Last-Ditch Efforts: Obama's Anti-Russian Sanctions 'Will Come Off Like Dust'

© Photo : The White HouseJan. 20, 2009. President-elect Barack Obama was about to walk out to take the oath of office. Backstage at the U.S. Capitol, he took one last look at his appearance in the mirror
Jan. 20, 2009. President-elect Barack Obama was about to walk out to take the oath of office. Backstage at the U.S. Capitol, he took one last look at his appearance in the mirror - Sputnik International
While the outgoing Obama administration is trying to throw sand in Donald Trump's gears by aggravating tensions between Washington and Moscow, these last-ditch efforts are unlikely to bear any fruit: the latest sanctions approved by Barack Obama will "come off like dust."

President Barack Obama in the White House Press Briefing Room - Sputnik International
With New Sanctions, Obama 'Plants a Bomb Under Trump's Ties With Russia'
It appears that the outgoing Obama administration is seeking to create as many problems for US President-elect Donald Trump as possible.

The retaliatory measures against Moscow over alleged "hacking" into US political institutions are yet another portion of sand thrown by Barack Obama in Trump's gears.

Although Washington has not yet presented any evidence to prove Russia had a hand in the hacking, the White House issued Thursday new sanctions against Moscow, announced the expulsion of 35 Russian diplomats and closed Russian compounds in New York and Maryland.

Some US mainstream media reported that Obama retaliated against Russia for "election hacking," apparently trying to cast a shadow on the US presidential election results.

On Wednesday two US officials signaled that the measures will include "economic sanctions, indictments, leaking information to embarrass Russian officials or oligarchs, and restrictions on Russian diplomats in the United States are among steps that have been discussed," Reuters reported.

​Last week Washington expanded sanctions against Russia over the situation in Ukraine, imposing additional individual restrictions against seven Russian citizens and sectorial sanctions against eight Russian entities and two vessels.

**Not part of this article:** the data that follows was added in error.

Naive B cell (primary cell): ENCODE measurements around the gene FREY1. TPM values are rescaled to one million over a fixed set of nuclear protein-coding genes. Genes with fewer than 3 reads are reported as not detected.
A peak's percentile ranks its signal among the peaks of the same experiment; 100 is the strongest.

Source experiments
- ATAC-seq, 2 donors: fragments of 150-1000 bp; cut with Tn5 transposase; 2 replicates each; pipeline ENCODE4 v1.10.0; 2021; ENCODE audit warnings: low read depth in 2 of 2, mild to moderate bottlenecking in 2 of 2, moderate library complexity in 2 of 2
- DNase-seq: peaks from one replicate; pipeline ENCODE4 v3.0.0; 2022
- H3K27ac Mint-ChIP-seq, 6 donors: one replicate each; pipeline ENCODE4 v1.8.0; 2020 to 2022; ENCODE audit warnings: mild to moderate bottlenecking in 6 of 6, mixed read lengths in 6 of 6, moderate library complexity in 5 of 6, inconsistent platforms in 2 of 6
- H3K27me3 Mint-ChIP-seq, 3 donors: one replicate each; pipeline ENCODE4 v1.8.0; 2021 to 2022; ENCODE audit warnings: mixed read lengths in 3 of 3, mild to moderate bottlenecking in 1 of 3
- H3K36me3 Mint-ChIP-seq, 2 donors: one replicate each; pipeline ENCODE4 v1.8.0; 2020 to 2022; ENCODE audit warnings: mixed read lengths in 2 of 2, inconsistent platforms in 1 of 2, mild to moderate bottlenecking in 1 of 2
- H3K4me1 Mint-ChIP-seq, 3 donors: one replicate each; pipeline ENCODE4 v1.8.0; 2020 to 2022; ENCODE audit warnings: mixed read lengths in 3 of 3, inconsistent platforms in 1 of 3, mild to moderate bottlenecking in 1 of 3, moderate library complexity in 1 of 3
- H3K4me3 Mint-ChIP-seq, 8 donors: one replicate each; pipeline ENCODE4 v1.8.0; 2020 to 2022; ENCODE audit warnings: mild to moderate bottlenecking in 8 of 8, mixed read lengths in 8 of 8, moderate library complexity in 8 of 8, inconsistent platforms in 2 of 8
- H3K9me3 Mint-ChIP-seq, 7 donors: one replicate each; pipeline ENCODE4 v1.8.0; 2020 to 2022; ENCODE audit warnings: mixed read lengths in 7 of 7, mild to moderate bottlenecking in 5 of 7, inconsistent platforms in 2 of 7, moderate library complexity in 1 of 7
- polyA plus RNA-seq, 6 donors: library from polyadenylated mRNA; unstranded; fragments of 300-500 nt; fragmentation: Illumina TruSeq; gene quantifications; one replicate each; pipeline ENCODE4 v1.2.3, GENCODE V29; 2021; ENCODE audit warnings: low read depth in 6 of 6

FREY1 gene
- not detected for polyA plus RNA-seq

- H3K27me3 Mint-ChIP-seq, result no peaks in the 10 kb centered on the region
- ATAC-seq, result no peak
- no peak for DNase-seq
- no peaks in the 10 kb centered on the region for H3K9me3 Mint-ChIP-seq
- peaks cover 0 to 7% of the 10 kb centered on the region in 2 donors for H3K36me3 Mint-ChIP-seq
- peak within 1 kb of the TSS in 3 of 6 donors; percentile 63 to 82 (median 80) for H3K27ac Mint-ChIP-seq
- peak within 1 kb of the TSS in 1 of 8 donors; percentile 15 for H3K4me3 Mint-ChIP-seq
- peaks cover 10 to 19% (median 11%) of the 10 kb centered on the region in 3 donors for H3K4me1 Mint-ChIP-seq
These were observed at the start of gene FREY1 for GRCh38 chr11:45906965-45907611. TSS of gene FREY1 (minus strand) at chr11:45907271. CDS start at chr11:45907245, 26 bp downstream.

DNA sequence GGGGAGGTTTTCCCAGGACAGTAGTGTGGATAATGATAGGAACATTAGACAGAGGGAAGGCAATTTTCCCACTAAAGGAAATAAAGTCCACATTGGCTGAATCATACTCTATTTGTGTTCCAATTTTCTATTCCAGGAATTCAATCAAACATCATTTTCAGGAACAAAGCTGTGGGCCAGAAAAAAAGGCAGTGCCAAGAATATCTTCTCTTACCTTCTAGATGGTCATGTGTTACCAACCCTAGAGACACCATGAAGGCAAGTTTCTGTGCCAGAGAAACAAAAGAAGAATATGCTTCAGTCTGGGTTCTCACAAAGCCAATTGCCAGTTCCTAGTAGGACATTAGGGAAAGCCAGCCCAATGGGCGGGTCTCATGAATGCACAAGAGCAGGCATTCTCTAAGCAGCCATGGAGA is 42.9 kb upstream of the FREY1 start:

In addition, President Barack Obama signed the National Defense Authorization Act for Fiscal Year 2017 which imposes further restrictions toward Moscow.

As Russian Foreign Ministry spokeswoman Maria Zakharova noted, "it appears that the Authorization Act has been adopted by the outgoing Obama administration, which is hastily introducing new sanctions against Russia, to create problems for the incoming Trump administration… [and] to force it to adopt an anti-Russia policy."

Commenting on the matter Wednesday US President-elect Donald Trump expressed deep skepticism over the latest Obama initiative stressing that "We ought to get on with our lives."

"I think we ought to get on with our lives. I think that computers have complicated lives very greatly. The whole age of computer has made it where nobody knows exactly what's going on," he emphasized as quoted by Reuters.

Indeed, the US has yet to provide any credible evidence of Russia's involvement in the "hacking."

However, it appears that the US President-elect is discontent with the Obama administration's latest efforts to complicate the situation on the world stage. In addition to its vocal anti-Russian sentiment, the White House has recently aggravated tensions between the US and Israel.

​"Doing my best to disregard the many inflammatory President O statements and roadblocks. Thought it was going to be a smooth transition — NOT!" Trump tweeted Wednesday.

US President Barack Obama holds a press conference in the briefing room at the White House in Washington, DC. (File) - Sputnik International
Lame Duck's Last Steps: This is How Obama Wants to Complicate Life for Trump
Speaking to RIA Novosti, Gevorg Mirzayan, a specialist in US studies and a lecturer at the Financial University under the Government of Russia, suggested that Obama wants to prolong the policy of his administration.

"To some extent, Obama wants to set a vector for Trump's administration in the early stage of its work," Mirzayan underscored.

However, according to the expert, these efforts are unlikely to bear any fruit.

"The new US president can overturn all decisions made by his predecessor. Of course, to do that he will need certain political will. It would be more complicated to cancel decisions approved by Congress. But the current US Congress is dominated by the Republicans, so it is not going to be much trouble," he assumed, adding that Trump's major goal in the first months of his presidency will be to reach a consensus with his party.

Alexander Mikhailenko, professor of the Department for Russia's Foreign Policy of the Russian Presidential Academy of National Economy, echoed Mirzayan.

"I think that part of the sanctions, which were recently approved by the US President will be canceled — they will come off just like dust," Mikhailenko told Radio Sputnik.

Former House speaker Newt Gingrich has made a similar assumption.

According to Gingrich, up to 70 percent of Obama's executive orders may be annulled by Trump in the foreseeable future.

"I think in the opening couple days, he's going to repeal 60 to 70 percent of Obama's legacy by simply vetoing out all of the various executive orders that Obama used because he couldn't get anything through Congress," Gingrich said as quoted by Fox News.

Never miss a story again — sign up to our Telegram channel and we'll keep you up to speed!

To participate in the discussion
log in or register
Заголовок открываемого материала